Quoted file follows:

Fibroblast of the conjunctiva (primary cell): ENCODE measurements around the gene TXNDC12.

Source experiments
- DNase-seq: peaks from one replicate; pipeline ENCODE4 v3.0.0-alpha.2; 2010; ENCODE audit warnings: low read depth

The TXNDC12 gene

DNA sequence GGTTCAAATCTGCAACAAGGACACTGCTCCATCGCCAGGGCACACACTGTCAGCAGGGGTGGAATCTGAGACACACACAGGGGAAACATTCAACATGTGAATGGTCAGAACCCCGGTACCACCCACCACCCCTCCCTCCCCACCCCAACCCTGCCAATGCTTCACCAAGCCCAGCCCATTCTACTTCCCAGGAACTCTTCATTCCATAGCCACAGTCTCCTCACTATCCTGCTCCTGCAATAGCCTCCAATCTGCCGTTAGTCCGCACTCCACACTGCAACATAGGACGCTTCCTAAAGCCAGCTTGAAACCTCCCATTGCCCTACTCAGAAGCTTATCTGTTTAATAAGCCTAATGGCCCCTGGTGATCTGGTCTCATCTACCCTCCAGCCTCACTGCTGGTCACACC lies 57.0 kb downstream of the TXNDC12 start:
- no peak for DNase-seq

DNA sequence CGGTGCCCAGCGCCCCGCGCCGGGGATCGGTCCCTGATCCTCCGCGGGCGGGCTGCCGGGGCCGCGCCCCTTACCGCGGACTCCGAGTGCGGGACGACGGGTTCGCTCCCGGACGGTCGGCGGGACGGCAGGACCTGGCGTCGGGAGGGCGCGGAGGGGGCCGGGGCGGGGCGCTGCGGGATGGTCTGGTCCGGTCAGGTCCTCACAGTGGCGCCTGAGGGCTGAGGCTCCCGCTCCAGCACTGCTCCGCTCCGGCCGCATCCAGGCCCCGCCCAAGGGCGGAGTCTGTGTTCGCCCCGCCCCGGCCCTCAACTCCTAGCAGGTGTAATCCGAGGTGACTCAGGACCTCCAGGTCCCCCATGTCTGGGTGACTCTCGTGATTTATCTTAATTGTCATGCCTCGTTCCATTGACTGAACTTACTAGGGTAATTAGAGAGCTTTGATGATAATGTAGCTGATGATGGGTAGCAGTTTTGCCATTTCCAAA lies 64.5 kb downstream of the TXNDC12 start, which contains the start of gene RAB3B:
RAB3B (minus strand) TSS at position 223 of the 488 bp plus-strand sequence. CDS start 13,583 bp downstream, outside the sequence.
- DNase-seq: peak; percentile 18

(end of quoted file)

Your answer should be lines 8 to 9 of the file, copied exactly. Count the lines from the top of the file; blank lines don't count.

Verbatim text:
RAB3B (minus strand) TSS at position 223 of the 488 bp plus-strand sequence. CDS start 13,583 bp downstream, outside the sequence.
- DNase-seq: peak; percentile 18